Two new UN warnings on carbon in the atmosphere (and a theory about what could happen if the world doesn’t listen)
Two new warnings this week from within the UN system suggest that the world will struggle to meet even the modest ambitions of the 2015 Paris Agreement.
The United Nations Environment Programme (UNEP) said Tuesday even the less ambitious 1.5°C temperature goal of the Paris Agreement is now “at the brink of impossible”.
Even if all current commitments under the Paris Agreement are implemented, the global average temperature is now expected to rise by just over 3°C, “bringing even wider-ranging and more destructive climate impacts”, says the organization’s annual Emissions Gap Report.
Global greenhouse gas emissions must fall by 7.6 per cent a year until 2030 through stronger Nationally Determined Contributions, it calculates, or the world will not make the 1.5°C Paris target.
That translates into a fivefold increase in collective ambition to make the cuts in emissions needed.
Far from this being on the horizon, however, UNEP data shows average emissions rose 1.5 per cent per year over the last decade, with emissions in 2018 – including from land-use changes such as deforestation – reaching a new high of 55.3 gigatonnes of CO2 equivalent.
Even the 1.5°C goal of the Paris Agreement
is ‘at the brink of impossible’
“For ten years, the Emissions Gap Report has been sounding the alarm – and for ten years, the world has only increased its emissions,” said UN Secretary-General António Guterres.
“There has never been a more important time to listen to the science. Failure to heed these warnings and take drastic action to reverse emissions means we will continue to witness deadly and catastrophic heatwaves, storms and pollution.”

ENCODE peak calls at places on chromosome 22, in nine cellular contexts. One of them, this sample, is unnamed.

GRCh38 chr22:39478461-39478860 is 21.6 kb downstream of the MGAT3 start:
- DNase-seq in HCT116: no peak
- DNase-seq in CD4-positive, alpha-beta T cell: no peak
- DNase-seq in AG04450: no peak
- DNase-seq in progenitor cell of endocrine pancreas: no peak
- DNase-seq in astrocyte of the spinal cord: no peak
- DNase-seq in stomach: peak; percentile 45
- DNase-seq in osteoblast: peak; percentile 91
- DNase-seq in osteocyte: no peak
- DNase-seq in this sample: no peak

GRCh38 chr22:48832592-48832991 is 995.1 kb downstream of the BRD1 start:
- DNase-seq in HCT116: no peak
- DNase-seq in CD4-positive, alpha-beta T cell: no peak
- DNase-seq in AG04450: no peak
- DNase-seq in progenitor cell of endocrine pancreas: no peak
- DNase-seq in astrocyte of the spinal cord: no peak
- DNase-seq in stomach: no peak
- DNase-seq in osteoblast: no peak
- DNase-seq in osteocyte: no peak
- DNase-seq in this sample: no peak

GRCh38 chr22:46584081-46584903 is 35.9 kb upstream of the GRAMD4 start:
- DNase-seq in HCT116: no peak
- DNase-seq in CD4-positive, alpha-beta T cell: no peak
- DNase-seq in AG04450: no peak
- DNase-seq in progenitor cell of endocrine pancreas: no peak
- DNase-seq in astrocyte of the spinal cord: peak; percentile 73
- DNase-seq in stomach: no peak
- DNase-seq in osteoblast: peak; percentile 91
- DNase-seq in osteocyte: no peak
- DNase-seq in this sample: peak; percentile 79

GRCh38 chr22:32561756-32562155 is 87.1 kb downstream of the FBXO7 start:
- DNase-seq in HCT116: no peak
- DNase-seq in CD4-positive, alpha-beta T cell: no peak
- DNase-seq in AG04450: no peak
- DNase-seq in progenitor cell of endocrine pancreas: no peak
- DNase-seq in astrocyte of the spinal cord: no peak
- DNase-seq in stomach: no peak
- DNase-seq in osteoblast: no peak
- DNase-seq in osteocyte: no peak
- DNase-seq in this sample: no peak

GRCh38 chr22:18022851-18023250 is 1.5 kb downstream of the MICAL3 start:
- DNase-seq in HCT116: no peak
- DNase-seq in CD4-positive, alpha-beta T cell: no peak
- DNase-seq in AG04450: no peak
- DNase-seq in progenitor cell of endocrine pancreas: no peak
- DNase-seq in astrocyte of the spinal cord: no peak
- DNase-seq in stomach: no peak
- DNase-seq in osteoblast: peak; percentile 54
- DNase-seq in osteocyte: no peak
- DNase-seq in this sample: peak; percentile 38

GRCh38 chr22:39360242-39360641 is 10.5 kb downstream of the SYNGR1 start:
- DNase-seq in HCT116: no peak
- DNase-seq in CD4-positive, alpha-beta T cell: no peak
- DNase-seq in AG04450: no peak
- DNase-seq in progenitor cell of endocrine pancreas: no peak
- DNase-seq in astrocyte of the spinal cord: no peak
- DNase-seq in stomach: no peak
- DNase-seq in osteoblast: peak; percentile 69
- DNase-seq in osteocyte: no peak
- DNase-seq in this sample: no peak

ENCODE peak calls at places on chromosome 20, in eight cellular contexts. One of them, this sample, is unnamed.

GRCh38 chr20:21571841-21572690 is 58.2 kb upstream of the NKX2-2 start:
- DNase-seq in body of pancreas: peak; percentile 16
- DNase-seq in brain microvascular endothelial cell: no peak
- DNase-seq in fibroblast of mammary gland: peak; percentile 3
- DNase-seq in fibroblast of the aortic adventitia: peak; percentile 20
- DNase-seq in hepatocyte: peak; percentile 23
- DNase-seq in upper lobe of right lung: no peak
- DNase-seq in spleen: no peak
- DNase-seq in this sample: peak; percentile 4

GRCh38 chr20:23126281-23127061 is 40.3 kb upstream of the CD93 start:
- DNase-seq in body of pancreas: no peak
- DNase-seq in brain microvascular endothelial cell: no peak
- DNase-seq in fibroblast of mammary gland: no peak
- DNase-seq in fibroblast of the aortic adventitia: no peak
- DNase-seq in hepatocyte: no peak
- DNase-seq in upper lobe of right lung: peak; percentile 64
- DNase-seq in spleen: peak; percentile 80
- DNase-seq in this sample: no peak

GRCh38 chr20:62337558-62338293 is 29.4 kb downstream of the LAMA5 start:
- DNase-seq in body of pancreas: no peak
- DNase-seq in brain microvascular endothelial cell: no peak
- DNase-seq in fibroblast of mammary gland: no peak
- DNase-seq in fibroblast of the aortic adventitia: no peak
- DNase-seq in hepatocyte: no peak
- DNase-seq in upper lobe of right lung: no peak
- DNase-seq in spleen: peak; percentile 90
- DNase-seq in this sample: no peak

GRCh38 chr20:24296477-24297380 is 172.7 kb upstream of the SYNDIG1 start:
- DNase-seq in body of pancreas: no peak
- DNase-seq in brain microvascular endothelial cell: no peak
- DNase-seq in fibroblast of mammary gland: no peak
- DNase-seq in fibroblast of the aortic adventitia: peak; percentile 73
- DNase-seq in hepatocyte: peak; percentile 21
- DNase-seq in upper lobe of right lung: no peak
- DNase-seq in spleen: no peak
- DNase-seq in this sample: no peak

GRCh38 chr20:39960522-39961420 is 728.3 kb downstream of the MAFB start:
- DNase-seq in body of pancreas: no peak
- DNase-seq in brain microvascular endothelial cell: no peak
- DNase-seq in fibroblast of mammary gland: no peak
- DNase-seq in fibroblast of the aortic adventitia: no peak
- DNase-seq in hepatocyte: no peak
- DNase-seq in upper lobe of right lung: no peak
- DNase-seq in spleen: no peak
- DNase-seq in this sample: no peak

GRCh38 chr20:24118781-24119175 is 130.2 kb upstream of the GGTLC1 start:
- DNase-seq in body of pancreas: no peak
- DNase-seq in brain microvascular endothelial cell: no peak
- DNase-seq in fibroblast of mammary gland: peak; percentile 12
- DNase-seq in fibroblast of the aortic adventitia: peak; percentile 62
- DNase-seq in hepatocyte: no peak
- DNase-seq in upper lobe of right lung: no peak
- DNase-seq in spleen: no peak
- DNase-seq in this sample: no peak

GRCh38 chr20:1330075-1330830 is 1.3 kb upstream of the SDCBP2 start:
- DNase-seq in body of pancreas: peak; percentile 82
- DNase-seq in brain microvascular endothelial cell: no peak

Inger Andersen, UNEP’s Executive Director, said that “countries simply cannot wait until the end of 2020, when new climate commitments are due, to step up action. They – and every city, region, business and individual – need to act now.”
The World Meteorological Organization (WMO) earlier said greenhouse gases actually measured in the atmosphere as parts per million have also reached a record high – continuing a “long-term trend [that] means future generations will be confronted with increasingly severe impacts of climate change, including rising temperatures, more extreme weather, water stress, sea-level rise, and disruption to marine and land ecosystems.”
The WMO’s 2019 Greenhouse Gas Bulletin showed CO2 reached 407.8 parts per million in 2018, up from 405.5 PPM last year.
“There is no sign of a slowdown, let alone a decline, in greenhouse gas concentration in the atmosphere, despite…the Paris Agreement,” said WMO Secretary-General Petteri Taalas.
Concentrations of methane and nitrous oxide “also surged by higher amounts than during the past decade,” the report adds.
Meanwhile, a group of researchers writing in Nature journal say the world may already have crossed a series of unstoppable climate tipping points – centred on polar ice and permafrost, forests, and coral reefs – posing “an existential threat to civilization”.
They note the tipping-point concept was first introduced by the Intergovernmental Panel on Climate Change 20 years ago when such “large-scale discontinuities” were considered likely only if the planet warmed at least 5°C above pre-industrial levels.
But recent IPCC special reports, they say, suggest tipping points could be crossed even with 1°–2°C of warming.
The “clearest emergency would be if we were approaching a global cascade of tipping points that led to a new, less habitable, ‘hothouse’ climate state,” they write in their commentary article, which was published this week.
The latest climate models run for the IPCC’s sixth climate assessment due in 2021 “indicate a much larger climate sensitivity [and] hint that a global tipping point is possible.”
The group acknowledge that other scientists “counter that the possibility of global tipping remains highly speculative,” but they add that however limited current understanding may be “[t]o err on the side of danger is not a responsible option.”
The annual UNEP Emissions Gap Report says even the less ambitious 1.5°C temperature goal of the Paris Agreement is now “at the brink of impossible”. (Image: WMO)